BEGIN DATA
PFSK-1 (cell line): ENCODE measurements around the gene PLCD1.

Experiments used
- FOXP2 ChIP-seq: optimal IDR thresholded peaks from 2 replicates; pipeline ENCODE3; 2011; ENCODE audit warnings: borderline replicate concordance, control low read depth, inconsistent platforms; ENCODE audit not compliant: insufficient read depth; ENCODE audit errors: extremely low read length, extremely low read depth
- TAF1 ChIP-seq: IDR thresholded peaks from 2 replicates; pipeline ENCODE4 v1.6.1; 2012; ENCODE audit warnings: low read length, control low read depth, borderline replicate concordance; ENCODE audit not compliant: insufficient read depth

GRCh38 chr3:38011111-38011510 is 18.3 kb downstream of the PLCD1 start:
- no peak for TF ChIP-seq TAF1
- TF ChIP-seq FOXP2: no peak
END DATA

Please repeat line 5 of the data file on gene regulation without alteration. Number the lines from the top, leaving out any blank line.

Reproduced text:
GRCh38 chr3:38011111-38011510 is 18.3 kb downstream of the PLCD1 start: